Regarding tax implications, the IRS and a number of accounting firms have publications available all over the internet informing the reader of the necessity of declaring any employer based repayment of student loan debt as part of compensation or a benefit package in a given year. For the record….if an employer pays for any portion of an employee health plan, the benefit is NOT taxable, however, if an employer contributes to a student loan account for debt repayment, the benefit is considered taxable for the employee.
The bankruptcy issue was sort of secondary in my research for I tackled the topic from a ‘recruitment’ perspective but I learned a good deal about student loan debt in the process….and there is abuse and scamming on both sides of the equation….both private and government backed student loans are protected from discharge through the help of Congress without going through an ‘added’ step to prove how terrible the former student’s life would be without the ability to discharge the student loan debt…and a very high percentage of private student loan debt is secured by a parental (or another adult with means) co-sign….so in order to attempt to discharge the debt, the parents must be filing bankruptcy as well….
It turns out that the average student has no intention of filing bankruptcy when they take out the student loans….and not even 2% of students with any kind of loans have an ‘I can file bankruptcy plan’ ahead of time… however, after speaking with a friend whose two (2) out of three (3) children (and the third considered it) along with one (1) out of one (1) step child filed bankruptcy and were successful in discharging student debt, I really began to feel that there is a need to look at the entire system….
basic, bottom line is that Sallie Mae does not make any money off of student loans unless the loan goes into default…then they are permitted by the US Government to charge a 15% to 25% penalty after a failure to pay the debt on time for three (3) months in a row…there are horror stories on the internet of a $33,000 loan balance at time of graduation or termination of studies to $95,000 if the agreed upon repayment schedule has not been adhered to strictly….one can read, ad infinitum, the stories of the tragic consequences that result when student debt is ignored….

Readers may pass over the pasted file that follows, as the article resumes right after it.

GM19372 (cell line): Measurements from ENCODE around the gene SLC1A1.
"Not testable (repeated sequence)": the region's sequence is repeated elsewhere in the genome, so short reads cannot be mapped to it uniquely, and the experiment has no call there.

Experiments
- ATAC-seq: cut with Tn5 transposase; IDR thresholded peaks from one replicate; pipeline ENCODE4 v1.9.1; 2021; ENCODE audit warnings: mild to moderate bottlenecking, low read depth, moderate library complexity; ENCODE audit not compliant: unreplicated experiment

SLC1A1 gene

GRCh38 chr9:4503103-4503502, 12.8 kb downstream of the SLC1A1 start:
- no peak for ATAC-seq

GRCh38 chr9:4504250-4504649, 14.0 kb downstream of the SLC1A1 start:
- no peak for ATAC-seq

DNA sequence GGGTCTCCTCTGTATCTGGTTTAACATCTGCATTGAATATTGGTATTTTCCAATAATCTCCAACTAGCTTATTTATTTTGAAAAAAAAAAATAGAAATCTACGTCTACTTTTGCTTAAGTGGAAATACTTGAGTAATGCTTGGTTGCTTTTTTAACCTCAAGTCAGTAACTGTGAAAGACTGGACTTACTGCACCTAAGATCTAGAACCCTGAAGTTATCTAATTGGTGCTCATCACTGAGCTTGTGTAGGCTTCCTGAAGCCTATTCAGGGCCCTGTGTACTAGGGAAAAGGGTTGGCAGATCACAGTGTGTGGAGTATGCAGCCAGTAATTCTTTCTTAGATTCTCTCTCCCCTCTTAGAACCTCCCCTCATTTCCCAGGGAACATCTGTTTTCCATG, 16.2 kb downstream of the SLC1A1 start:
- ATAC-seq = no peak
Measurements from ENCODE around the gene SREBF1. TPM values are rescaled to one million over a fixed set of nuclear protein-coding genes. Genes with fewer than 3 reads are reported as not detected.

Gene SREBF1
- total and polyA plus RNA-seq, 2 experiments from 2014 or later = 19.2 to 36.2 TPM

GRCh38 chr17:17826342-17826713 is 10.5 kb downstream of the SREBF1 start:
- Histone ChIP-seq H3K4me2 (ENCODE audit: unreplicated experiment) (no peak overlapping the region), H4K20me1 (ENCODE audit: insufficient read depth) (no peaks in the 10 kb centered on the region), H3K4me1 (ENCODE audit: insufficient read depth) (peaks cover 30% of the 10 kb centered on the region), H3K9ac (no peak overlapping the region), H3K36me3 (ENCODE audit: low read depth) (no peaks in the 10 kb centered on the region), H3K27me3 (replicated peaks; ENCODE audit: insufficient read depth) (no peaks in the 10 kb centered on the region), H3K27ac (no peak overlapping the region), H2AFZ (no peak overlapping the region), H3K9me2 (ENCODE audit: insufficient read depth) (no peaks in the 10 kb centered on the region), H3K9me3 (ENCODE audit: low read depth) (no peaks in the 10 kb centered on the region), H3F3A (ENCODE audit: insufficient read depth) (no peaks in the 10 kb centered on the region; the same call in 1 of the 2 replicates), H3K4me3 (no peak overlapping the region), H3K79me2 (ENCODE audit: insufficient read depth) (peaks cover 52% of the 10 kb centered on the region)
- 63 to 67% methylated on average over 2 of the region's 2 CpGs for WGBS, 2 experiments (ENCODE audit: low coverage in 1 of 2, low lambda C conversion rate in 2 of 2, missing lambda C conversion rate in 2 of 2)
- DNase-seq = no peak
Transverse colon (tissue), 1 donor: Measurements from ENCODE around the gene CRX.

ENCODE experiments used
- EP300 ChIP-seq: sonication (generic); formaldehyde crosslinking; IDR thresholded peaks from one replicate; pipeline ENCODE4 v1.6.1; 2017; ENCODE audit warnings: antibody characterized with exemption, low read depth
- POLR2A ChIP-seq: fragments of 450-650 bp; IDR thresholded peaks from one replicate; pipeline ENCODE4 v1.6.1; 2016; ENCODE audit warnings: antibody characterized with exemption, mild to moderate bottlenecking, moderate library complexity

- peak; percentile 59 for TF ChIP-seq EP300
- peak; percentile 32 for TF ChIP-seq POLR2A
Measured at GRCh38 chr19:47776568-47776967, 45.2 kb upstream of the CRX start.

Sallie Mae works closely with all colleges and universities in order to insure that these institutions will have enough students attending to help cover projected costs and that Sallie Mae will help be the bearer of the monies that the students need to pay for the education…that they may or may not complete…and then there are the private loans by banking institutions that have monies available for those students who don’t qualify for the ‘student’ loans that are available through Sallie Mae (when the student has money in the bank/has a substantial income, owns property or have parents that earn a considerable income, etc.) and require a co-signer of sorts in order to ‘secure’ the loan….so, student loan is big business and, in my estimation, a true ‘scam’….for the Government (Sallie Mae….and please don’t state that there is not a connection), the banks and the colleges/universities that are recipients of the monies….
The private student loan is for the student who thought that discharging student loan debt to a private entity in a bankruptcy filing would be easier….and they would have been correct prior to 2005…however, with the change of the bankruptcy laws in 2005, the same applies for the borrower of private loans as the borrow of federal loans….private loans are also for those students who don’t qualify for federal loans…these loans are based on one’s credit worthiness…just like any other unsecured loan….the lender may require a co-signer if the credit history is weak of non-existent.
There is considerable debate as to the change in the bankruptcy laws regarding private student loan debt….please note the private loans have the same nuances as any other unsecured loan and many individuals feel that since there is no guarantee and no limit on interest rates, the private student loan should be discharged in a bankruptcy….
Discharging student loan debt in any bankruptcy is difficult but not impossible…as evidenced by the three (3) family members who were successful at it…the ‘law’ states that undue hardship needs to be shown regarding the student loan debt….since one (1) of these individuals is in their late 30’s or early 40’s and the other two (2) individuals are in their very early 30’s and are all gainfully employed (as I was informed, they always have been), I have no earthly, imaginative idea as to how they could have proven undue hardship….which goes to the root of the reason for this posting….
….We need to take a hard look at and analyze how we pay for higher education….not just college….for I am a firm believer (have said this before) that there are many individuals that should not or should have never gone to college but everyone should be able to contribute to society with a skill….no matter how low the skill level may be….if one has a skill and executes it well, then the contribution to society should be respected….we should try to insure that all individuals have the ability to contribute to society without having a debt burden that is prohibitive and letting others discharge all their debts based on what/who they know or the ability to pay for a bankruptcy…
Fairness all around needs to begin with ALL student loans being treated the same and all individuals having the same opportunities….to obtain the loans, to repay them and to discharge them, if necessary….and that is the key word….’necessary’.
If you have any interest on putting together a program in your organization for repayment of student debt, please contact Rosanne Bennett at 484-798-1236 or at firstname.lastname@example.org.